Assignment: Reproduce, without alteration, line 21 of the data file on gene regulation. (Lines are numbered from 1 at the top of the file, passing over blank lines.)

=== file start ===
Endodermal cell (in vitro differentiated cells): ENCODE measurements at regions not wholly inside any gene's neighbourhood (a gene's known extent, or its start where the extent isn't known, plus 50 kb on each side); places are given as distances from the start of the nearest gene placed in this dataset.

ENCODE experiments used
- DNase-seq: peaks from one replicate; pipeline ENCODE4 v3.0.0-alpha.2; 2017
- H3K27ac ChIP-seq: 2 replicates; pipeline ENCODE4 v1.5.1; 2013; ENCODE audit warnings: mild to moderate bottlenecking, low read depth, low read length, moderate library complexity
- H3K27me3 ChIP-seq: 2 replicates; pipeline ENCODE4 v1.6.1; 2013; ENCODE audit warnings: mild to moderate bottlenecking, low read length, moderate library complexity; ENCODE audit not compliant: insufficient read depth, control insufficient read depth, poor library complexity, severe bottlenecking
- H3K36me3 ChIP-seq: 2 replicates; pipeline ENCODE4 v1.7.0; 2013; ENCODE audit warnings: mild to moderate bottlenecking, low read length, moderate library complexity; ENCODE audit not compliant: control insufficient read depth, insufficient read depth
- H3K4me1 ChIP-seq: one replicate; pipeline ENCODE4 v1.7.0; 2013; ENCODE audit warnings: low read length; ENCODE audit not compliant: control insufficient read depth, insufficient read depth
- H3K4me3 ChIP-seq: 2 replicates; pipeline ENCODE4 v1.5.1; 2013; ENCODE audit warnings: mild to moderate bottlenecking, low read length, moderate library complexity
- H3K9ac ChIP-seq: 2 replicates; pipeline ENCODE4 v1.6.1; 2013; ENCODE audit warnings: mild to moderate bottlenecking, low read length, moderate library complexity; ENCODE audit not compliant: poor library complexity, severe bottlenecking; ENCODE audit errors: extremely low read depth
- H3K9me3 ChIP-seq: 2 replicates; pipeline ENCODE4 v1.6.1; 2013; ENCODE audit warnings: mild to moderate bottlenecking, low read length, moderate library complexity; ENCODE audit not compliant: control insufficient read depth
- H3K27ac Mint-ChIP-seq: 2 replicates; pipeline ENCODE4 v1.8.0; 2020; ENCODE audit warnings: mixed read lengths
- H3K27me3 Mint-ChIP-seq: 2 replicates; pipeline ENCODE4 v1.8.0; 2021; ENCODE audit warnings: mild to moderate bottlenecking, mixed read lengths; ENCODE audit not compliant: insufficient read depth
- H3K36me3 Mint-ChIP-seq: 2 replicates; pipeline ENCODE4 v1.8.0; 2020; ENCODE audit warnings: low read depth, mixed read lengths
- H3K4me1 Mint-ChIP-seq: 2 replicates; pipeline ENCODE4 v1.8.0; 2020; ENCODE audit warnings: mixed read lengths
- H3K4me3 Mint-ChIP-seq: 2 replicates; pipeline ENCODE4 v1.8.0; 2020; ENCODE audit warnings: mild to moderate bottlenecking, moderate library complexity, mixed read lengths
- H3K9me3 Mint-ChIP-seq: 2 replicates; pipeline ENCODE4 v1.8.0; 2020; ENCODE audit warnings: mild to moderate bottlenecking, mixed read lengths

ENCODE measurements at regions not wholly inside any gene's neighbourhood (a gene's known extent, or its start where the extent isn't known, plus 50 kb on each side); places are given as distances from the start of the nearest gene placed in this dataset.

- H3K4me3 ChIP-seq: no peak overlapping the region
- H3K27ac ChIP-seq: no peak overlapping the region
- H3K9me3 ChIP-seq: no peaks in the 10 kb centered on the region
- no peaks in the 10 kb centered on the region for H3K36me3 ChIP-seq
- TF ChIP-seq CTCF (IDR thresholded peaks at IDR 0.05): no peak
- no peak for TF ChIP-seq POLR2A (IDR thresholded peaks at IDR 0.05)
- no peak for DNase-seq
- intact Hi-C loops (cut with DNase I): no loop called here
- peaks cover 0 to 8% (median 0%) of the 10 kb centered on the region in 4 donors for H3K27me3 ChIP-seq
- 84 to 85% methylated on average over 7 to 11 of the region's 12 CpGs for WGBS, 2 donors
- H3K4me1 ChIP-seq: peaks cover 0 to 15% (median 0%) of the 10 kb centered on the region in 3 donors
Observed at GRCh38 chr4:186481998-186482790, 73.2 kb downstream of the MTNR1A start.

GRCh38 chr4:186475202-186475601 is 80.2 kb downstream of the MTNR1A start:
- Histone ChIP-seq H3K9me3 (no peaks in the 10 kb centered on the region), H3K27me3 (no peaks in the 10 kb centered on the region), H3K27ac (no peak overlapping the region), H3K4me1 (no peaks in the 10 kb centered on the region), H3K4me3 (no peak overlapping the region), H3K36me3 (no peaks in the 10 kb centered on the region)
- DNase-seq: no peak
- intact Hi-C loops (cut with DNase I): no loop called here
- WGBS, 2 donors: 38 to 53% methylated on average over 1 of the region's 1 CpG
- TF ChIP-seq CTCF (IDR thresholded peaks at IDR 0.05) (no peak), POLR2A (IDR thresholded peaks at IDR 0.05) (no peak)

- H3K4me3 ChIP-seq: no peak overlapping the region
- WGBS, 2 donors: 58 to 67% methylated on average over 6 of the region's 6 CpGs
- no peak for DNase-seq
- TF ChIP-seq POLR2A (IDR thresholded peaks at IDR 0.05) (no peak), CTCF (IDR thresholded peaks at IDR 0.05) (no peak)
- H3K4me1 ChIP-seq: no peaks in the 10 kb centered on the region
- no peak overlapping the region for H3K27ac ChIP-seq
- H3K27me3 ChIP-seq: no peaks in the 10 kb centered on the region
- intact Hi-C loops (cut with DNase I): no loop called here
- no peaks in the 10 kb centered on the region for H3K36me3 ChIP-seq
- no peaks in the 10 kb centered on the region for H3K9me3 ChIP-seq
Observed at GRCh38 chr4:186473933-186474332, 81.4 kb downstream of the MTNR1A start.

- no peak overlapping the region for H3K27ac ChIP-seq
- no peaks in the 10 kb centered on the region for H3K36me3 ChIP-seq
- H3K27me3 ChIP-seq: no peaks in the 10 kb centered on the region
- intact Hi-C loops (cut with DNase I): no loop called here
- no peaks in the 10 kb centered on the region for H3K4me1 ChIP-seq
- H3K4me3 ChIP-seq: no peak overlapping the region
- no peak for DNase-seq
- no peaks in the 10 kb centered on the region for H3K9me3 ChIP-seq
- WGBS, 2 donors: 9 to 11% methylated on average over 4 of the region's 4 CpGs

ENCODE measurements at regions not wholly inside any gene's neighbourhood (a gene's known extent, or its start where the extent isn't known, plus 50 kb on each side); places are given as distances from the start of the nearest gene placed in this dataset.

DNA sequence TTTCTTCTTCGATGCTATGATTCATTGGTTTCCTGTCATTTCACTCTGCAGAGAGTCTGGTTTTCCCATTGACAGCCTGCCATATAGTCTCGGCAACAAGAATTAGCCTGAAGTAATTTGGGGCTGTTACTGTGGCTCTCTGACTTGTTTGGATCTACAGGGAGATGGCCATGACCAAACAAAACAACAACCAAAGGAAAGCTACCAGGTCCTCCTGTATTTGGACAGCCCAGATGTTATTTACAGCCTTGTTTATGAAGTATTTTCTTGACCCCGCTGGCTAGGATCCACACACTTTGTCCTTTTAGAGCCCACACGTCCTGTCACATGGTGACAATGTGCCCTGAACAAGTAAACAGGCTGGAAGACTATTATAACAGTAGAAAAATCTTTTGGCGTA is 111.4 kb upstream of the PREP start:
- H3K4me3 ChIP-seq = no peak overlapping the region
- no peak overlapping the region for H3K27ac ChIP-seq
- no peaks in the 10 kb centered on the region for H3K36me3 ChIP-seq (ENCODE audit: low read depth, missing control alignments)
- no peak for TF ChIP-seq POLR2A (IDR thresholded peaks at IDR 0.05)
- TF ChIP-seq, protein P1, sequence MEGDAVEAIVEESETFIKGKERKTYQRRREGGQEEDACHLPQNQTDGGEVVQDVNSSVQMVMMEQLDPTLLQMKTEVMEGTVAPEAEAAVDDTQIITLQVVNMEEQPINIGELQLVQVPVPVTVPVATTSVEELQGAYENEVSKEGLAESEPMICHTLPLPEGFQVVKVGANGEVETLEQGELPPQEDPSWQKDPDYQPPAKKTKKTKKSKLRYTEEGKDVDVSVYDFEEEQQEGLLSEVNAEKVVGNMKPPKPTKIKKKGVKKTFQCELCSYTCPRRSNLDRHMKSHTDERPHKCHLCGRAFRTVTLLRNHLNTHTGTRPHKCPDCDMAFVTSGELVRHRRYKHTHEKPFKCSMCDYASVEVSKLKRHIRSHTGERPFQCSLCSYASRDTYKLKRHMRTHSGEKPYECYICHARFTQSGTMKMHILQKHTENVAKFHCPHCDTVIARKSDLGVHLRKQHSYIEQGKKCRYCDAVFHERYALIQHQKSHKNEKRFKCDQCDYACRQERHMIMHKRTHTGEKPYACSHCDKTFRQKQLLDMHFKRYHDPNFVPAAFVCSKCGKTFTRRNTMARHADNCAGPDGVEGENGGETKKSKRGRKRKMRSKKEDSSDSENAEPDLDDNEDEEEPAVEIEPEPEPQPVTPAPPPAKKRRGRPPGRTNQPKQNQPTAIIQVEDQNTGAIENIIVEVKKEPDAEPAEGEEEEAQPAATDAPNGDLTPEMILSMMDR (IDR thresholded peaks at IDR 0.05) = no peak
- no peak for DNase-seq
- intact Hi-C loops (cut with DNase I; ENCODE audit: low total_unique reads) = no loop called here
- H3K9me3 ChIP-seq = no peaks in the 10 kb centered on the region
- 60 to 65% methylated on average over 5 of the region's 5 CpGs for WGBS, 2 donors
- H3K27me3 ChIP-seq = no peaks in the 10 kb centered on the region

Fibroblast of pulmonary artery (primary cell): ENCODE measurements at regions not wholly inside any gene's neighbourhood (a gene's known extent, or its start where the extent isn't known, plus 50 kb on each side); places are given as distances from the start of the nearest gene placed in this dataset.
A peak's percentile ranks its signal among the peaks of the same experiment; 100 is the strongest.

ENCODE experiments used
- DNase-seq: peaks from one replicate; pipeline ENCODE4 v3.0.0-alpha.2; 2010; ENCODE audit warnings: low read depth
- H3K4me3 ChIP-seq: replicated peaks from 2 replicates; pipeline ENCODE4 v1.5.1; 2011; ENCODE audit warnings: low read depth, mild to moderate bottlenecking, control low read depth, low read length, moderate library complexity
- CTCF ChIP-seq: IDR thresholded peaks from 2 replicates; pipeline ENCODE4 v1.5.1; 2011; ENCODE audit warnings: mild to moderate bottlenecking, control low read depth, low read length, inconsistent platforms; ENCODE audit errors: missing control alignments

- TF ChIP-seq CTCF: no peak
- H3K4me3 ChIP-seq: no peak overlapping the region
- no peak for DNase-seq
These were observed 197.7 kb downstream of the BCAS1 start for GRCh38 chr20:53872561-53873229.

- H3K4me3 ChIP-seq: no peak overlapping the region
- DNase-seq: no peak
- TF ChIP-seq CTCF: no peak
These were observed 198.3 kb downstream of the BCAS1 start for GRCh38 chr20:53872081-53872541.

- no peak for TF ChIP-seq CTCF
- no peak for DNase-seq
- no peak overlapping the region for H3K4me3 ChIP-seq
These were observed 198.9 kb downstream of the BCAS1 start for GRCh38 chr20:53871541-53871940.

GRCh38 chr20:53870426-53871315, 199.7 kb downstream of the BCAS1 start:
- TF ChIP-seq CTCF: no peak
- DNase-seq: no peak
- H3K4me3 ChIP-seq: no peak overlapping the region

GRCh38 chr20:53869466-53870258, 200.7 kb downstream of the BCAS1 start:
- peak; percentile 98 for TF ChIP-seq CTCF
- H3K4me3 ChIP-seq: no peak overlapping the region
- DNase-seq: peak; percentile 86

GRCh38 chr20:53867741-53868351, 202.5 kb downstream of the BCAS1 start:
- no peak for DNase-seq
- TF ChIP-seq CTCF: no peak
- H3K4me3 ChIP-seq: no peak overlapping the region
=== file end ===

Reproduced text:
- no peaks in the 10 kb centered on the region for H3K36me3 ChIP-seq